Dwight throws her a chain. A big, heavy chain, the sort you’d use to haul a car out of the mud. She chains Dante to a tree and joins Dwight on the porch. As she walks into his arms, the yelping splits the air like a scream. They watch the dog hit the end of his chain and flip over onto his back, repeatedly, mouth foaming with the sweat of his exertion.
Dwight says, “I do believe that dog is crazy.” “I better go get him.”
“Hell, no. You want him to run you?”
“I guess not.”
She follows him inside, where he undresses her, and pins her to his bed, like so many times before. His pants are halfway off, hobbling him around the knees, when something slams against his door. From the sound, something about the size of a tractor.
“Shit,” Dwight says, stands up and trips over his pants.
They can hear him chewing at the door. Tearing at the door. Dwight kicks a leg out of his pants and runs to the window, his urgency mirroring her own. If Dante wants in, she figures he’ll get in. Dwight pulls back the curtain, and the shadow, the shape, crashes against the glass, shatters it, but bounces off again. Dwight locks himself in the bathroom before the next, successful leap. Dante hits the bathroom door once, as if for effect, then stands with his head down, growling, intimidating it.
“Dante!” He jumps onto the bed beside her, slapping his tail. Kisses her face. She checks him for damage. Blood, some, on his face, and one leg. Nothing deep or dangerous looking. “Oh, Dante. You broke your collar.”
Dante rests his head between his front paws in shame.
“Ellen? What are you doing?”
“Getting dressed.”Having said so, she gets started on that.
“Ellen? I really think the best thing for everybody would be if you let me shoot that dog.”
“Everybody but him, you mean.”
“You figure on keeping him?”
Dante’s eerie yellow eyes come up to meet hers. He must have heard everything. “He’s a good watchdog.”
“Yeah, well, either he goes or I do.” She pulls on her sweater, Dante curls around her legs all the way out the door.
“It’s been real,” she says.
Dwight sends her a bill for the damage; she pays it without comment.
I dwell on the past. Always have.
Lying in bed with Grant. After. My mind a perfect blank, because that’s how it always was.My body and head hollow, humming, like a tuning fork almost ready to go still. But not quite.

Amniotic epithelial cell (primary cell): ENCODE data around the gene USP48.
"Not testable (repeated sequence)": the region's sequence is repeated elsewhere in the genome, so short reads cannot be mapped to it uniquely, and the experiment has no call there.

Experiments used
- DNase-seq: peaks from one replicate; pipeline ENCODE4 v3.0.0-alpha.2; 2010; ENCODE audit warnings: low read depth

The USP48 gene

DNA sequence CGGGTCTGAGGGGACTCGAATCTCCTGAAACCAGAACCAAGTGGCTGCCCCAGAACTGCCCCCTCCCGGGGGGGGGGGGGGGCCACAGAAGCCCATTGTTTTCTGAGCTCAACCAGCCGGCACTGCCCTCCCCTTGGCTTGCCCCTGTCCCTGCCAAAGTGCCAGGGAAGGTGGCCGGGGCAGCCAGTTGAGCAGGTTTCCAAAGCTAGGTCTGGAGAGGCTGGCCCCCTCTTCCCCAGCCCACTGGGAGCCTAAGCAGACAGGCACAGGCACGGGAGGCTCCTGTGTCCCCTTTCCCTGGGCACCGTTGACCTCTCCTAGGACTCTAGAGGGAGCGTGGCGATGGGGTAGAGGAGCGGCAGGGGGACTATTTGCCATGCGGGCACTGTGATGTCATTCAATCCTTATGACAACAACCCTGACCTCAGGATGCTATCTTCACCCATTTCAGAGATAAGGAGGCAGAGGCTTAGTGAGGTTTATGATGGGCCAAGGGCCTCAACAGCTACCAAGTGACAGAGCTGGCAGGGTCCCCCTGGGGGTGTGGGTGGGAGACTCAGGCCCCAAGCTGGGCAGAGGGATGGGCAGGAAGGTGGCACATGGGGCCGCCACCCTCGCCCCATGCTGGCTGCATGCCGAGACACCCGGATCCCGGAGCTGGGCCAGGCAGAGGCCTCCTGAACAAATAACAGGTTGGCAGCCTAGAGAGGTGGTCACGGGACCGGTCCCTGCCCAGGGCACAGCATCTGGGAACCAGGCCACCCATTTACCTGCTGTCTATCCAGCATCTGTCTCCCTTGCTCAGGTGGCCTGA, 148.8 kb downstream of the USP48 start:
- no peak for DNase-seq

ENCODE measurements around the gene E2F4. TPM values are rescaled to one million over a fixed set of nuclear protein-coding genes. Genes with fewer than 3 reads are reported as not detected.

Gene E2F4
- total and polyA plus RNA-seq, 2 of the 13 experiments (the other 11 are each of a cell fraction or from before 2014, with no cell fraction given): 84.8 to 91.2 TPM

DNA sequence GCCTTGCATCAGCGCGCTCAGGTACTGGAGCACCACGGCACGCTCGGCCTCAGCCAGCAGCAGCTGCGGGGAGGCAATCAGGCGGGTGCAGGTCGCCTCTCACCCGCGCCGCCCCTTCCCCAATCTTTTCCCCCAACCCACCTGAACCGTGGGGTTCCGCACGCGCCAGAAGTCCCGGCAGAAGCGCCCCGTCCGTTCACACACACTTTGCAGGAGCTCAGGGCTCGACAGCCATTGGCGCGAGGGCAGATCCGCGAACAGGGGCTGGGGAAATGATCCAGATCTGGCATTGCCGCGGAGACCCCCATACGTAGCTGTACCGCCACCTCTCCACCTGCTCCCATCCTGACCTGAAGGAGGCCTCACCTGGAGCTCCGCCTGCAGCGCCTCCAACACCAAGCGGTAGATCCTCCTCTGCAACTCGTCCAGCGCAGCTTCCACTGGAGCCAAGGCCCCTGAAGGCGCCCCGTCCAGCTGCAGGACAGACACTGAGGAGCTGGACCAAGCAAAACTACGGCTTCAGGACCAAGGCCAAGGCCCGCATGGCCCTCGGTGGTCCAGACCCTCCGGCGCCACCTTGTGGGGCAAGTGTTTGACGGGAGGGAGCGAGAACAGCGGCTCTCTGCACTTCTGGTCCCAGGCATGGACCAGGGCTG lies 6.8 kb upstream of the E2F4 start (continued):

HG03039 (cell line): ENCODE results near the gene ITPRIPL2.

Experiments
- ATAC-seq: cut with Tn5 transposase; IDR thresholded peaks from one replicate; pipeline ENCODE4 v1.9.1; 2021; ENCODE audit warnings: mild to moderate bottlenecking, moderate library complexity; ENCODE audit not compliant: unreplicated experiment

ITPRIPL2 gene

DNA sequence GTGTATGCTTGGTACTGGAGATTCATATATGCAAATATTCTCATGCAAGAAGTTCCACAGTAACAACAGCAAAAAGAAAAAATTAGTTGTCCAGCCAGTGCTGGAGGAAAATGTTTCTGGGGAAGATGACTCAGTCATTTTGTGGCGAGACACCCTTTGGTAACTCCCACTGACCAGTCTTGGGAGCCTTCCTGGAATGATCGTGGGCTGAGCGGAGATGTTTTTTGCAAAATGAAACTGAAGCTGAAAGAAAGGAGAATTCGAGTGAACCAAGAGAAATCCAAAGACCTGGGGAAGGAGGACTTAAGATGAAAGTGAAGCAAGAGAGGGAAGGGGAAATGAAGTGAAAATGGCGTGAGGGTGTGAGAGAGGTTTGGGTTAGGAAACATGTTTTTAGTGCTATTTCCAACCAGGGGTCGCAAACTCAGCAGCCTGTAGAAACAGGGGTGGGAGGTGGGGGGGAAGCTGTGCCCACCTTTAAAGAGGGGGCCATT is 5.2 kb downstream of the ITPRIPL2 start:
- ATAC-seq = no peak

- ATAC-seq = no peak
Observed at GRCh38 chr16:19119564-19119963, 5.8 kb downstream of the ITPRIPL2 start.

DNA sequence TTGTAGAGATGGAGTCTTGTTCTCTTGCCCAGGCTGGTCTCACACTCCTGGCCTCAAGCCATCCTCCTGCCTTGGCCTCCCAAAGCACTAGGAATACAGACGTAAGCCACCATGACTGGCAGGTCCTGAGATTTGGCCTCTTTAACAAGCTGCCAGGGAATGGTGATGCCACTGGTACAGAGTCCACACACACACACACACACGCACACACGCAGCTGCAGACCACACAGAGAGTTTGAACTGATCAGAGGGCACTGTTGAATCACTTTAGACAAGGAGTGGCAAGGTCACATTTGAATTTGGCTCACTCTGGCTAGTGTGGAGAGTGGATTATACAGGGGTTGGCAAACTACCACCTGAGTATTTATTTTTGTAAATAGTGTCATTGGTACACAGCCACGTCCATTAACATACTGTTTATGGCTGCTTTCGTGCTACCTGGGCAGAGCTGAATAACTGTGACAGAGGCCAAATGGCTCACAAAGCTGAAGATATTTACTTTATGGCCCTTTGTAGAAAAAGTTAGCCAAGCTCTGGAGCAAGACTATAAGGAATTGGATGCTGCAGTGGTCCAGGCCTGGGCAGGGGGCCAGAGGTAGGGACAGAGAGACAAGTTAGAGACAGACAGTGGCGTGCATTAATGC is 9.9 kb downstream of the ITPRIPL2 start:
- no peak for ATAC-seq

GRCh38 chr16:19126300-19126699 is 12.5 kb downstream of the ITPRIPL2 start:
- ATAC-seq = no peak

My eyes closed.
It was always better than great with Grant, but mostly with my eyes closed, because none of his greatness was visible. So I wondered, sometimes, if I was imagining, manufacturing the good parts. I never held tangible proof of their existence.
When I first told Carrie she said, “Ooh. Tell me all about him. Is he young, is he handsome, is he hung?”
Even one out of three might have redeemed me, but as it was, I didn’t answer.
“So, the sex is, like, great, right?”
Anyway, we were lying there, his mouth against my ear, a good moment for tender words, if that had ever been Grant’s style. “If anything happens to me, Ellen, I want you to take my dog.”
Don’t talk, Grant. Just enjoy the moment. It’s gone so long, in between.
“Nothing will happen to you. Don’t be silly.”
“If it does.”
“Everybody outlives their dog. That’s why I don’t get one.”
“Doctor thinks I’m ripe for an MI. Cholesterol, blood pressure. Family history. For starters. I’m not a kid, Ellen.”
“Can we talk about something else? After you tell me what an MI is?”
“Like a heart attack.”
“Exactly like one.”
“Then why don’t you just say heart attack?”
By this time he was putting on his clothes. He’d stayed longer than usual.
“Just promise me.”
“Wouldn’t your wife want the dog?”
“No. She wouldn’t. Promise me?”
I wanted to, because I always wanted to be what he wanted. Helpful. Intelligent. Loyal. I felt like a Girl Scout in his presence. I firmly believe Grant died owing me a handful of merit badges I worked hard for and will never see.
“I’ve never even met your dog, Grant.”
“Well, you’ll have to, then.”
“Bring him with you when you come next week.”
“Okay, I will.”
But he didn’t.